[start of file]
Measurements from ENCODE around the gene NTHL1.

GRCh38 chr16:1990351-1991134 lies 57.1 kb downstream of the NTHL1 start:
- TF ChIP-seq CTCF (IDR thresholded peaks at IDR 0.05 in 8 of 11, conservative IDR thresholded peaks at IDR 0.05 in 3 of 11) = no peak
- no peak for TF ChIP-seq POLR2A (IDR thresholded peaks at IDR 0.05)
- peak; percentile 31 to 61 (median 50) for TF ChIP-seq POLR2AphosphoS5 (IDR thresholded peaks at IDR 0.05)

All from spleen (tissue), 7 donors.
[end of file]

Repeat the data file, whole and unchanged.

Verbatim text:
Measurements from ENCODE around the gene NTHL1.

GRCh38 chr16:1990351-1991134 lies 57.1 kb downstream of the NTHL1 start:
- TF ChIP-seq CTCF (IDR thresholded peaks at IDR 0.05 in 8 of 11, conservative IDR thresholded peaks at IDR 0.05 in 3 of 11) = no peak
- no peak for TF ChIP-seq POLR2A (IDR thresholded peaks at IDR 0.05)
- peak; percentile 31 to 61 (median 50) for TF ChIP-seq POLR2AphosphoS5 (IDR thresholded peaks at IDR 0.05)

All from spleen (tissue), 7 donors.